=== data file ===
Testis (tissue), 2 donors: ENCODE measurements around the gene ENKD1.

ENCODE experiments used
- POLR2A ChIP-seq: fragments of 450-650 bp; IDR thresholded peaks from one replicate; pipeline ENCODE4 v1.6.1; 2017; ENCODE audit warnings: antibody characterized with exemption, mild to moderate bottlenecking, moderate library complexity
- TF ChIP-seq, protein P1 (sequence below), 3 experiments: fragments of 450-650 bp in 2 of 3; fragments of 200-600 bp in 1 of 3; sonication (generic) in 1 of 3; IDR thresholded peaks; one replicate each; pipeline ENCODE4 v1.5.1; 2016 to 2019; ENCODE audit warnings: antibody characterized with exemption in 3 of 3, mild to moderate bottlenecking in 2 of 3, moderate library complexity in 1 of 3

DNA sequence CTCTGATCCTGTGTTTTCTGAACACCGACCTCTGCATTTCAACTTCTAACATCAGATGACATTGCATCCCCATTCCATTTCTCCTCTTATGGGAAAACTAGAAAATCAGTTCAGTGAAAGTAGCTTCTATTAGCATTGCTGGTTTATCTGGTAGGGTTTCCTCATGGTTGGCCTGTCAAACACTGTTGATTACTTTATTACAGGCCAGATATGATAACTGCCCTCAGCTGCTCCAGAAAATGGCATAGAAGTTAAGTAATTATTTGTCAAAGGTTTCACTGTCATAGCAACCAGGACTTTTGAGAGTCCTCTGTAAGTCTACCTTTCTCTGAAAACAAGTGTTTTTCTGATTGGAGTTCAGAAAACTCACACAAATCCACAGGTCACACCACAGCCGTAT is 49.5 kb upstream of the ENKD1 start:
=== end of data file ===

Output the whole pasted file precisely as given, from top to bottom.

Testis (tissue), 2 donors: ENCODE measurements around the gene ENKD1.

ENCODE experiments used
- POLR2A ChIP-seq: fragments of 450-650 bp; IDR thresholded peaks from one replicate; pipeline ENCODE4 v1.6.1; 2017; ENCODE audit warnings: antibody characterized with exemption, mild to moderate bottlenecking, moderate library complexity
- TF ChIP-seq, protein P1 (sequence below), 3 experiments: fragments of 450-650 bp in 2 of 3; fragments of 200-600 bp in 1 of 3; sonication (generic) in 1 of 3; IDR thresholded peaks; one replicate each; pipeline ENCODE4 v1.5.1; 2016 to 2019; ENCODE audit warnings: antibody characterized with exemption in 3 of 3, mild to moderate bottlenecking in 2 of 3, moderate library complexity in 1 of 3

DNA sequence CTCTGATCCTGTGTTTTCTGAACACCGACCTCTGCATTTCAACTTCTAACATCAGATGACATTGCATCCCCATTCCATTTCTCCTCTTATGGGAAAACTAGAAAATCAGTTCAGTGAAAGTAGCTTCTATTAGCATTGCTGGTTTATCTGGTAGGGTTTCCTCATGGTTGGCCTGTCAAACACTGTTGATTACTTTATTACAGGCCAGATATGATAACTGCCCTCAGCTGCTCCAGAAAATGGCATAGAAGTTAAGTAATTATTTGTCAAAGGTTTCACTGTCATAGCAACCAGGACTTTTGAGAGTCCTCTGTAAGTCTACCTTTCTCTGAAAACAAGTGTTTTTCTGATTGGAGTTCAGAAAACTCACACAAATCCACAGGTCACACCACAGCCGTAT is 49.5 kb upstream of the ENKD1 start: